Several members told the OCE that they believed the gifts had fallen below those reporting thresholds. 

The GSA spreadsheet of the gifts provided to The Hill lists Oct. 13 and Oct. 20 as the dates the gifts were received by the agency, though the House clerk apparently received them from members’ offices months earlier. 

Lujan Grisham, whose fiancé had  gone on the trip to Azerbaijan and Turkey with her, told the OCE during the investigations that many of the gifts she received were kept in her office. The earrings, a crystal tea set and a large rug were at her home in Washington, the report said, and another tea set was kept at her home in New Mexico.

The congresswoman ultimately surrendered 34 items to the House clerk, by far the most of any member, GSA records show. While her office said the gifts were given to the clerk on July 23, 2015, they did not arrive at the GSA until Oct. 13 and Oct. 20.

Those items included three briefcases, two decorative plates, paperweights, multiple sets of teacups, a DVD box set about the president of Azerbaijan, earrings, a map of Azerbaijan, a scarf, leather notebooks and two bottles of cologne.

According to the OCE report, Bridenstine had the two rugs he was given appraised and was told they had a value of $3,500 and $2,500. His chief of staff then found the source of the rugs and returned them to the donor in 2013.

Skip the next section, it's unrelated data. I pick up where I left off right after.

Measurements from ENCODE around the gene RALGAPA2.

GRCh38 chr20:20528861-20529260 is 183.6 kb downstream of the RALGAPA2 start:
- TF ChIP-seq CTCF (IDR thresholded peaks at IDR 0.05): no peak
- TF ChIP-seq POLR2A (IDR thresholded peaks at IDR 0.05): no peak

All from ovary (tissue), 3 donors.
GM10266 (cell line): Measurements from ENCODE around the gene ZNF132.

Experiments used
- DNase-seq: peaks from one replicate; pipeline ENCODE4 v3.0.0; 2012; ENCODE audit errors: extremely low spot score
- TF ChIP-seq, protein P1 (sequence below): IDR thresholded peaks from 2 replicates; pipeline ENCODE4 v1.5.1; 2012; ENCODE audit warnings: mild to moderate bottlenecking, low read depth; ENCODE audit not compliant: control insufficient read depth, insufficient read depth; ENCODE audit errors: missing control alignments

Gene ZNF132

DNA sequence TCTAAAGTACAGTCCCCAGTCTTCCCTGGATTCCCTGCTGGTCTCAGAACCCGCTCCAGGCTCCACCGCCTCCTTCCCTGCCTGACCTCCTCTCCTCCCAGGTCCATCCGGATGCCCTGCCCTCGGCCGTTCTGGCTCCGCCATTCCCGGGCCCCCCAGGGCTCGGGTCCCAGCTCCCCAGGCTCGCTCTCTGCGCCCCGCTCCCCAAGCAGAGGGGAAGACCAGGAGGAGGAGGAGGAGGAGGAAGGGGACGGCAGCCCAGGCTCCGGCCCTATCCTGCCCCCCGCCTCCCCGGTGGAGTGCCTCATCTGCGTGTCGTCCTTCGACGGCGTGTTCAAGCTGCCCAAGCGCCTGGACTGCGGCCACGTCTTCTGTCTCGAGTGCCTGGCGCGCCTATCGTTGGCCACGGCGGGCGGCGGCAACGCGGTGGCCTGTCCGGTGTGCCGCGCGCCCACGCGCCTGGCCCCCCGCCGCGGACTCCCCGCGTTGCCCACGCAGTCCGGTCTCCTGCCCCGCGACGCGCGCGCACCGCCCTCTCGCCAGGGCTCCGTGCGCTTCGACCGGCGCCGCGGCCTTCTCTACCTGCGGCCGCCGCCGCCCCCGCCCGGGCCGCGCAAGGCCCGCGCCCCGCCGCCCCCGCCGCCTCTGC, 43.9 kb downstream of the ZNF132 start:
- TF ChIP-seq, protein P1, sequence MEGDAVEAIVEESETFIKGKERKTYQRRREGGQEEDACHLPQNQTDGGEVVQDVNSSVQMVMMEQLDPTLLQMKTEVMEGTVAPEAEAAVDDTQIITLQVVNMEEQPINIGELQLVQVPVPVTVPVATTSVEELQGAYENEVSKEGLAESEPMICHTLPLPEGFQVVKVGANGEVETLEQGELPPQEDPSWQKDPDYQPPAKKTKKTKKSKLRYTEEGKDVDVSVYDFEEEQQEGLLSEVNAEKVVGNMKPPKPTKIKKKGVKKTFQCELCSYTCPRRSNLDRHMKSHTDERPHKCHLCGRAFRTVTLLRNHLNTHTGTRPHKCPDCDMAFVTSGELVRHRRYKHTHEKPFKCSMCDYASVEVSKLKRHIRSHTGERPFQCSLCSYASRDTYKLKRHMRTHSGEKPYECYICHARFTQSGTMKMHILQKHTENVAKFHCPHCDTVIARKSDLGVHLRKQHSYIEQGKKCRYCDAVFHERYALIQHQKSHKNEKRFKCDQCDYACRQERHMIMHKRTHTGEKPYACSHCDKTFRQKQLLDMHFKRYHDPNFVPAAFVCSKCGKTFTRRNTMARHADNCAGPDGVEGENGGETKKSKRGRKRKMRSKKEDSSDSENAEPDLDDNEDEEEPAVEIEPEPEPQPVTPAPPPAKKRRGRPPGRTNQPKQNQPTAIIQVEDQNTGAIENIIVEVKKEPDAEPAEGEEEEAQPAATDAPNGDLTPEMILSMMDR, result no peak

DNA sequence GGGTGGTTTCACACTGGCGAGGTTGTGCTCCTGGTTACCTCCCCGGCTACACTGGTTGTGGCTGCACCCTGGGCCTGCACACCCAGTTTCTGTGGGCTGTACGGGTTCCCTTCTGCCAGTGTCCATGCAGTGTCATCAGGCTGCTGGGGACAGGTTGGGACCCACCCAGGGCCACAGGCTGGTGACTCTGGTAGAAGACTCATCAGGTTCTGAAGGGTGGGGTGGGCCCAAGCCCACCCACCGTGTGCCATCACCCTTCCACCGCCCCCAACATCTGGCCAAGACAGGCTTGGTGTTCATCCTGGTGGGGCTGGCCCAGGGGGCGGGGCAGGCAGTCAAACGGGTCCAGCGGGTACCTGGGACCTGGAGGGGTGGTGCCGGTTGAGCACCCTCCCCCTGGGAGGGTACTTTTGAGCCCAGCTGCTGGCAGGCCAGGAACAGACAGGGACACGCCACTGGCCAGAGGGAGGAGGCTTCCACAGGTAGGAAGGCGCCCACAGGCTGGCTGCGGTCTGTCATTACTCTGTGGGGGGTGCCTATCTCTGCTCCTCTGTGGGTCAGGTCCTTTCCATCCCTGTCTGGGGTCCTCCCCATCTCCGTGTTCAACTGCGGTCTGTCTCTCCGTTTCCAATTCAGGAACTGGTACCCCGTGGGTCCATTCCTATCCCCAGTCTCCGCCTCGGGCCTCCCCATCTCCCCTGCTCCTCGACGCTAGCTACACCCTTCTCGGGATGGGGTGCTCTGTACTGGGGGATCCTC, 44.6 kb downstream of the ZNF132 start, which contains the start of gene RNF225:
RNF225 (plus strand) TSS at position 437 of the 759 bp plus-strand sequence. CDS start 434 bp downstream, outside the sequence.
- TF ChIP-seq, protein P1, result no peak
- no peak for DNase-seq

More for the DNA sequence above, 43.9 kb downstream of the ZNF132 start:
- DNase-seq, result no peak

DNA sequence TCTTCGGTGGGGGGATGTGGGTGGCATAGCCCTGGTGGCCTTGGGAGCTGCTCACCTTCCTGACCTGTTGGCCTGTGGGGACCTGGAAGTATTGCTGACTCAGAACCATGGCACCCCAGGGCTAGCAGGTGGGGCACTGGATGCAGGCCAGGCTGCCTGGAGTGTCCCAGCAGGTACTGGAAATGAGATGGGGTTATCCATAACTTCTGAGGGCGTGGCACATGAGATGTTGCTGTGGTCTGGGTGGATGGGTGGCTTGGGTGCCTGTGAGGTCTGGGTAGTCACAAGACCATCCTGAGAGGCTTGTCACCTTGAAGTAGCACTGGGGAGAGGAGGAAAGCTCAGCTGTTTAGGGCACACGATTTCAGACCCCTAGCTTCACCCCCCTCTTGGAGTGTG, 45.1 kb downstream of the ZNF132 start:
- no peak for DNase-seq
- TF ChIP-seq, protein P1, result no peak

Bridenstine gave his six-cup tea set to the House clerk for disposal on July 17 last year, his office told The Hill. The OCE report says he looked up the cups online, finding them to be worth $84.99. The GSA did not receive them from the House Clerk until Oct. 13, records show. 

The GSA received a large rug from Hinojosa and, from Clarke, a small rug and a purple silk scarf.

Two additional members — Reps. Gregory Meeks (D-N.Y.) and Danny Davis (D-Ill.) — donated rugs they had received on the trip to a charity and a local school in his district, respectively, their offices told The Hill. The House Ethics Committee approved the donations because of the  entities’ tax statuses. Davis also gave a leather briefcase from the trip to a volunteer in his office.

Reps. Ted PoeLloyd (Ted) Theodore PoeFive races to watch in the Texas runoffs Five Republican run-offs to watch in Texas Hillicon Valley: House Dems release Russia-linked Facebook ads | Bill would block feds from mandating encryption 'back doors' | AT&T hired Cohen for advice on Time Warner merger | FCC hands down record robocall fine | White House launches AI panel MORE (R-Texas), Leonard Lance (R-N.J.) and Sheila Jackson LeeSheila Jackson LeeOvernight Defense: Defense spending bill amendments target hot-button issues | Space Force already facing hurdles | Senators voice 'deep' concerns at using military lawyers on immigration cases Live coverage: Justice IG testifies before House on report criticizing FBI Merkley leads Dem lawmakers to border amid migrant policy outcry MORE (D-Fla.) also went on the trip but did not talk to the OCE during the investigation, so it is not known what gifts they received. Lance’s office told The Hill that the congressman did not take any gifts.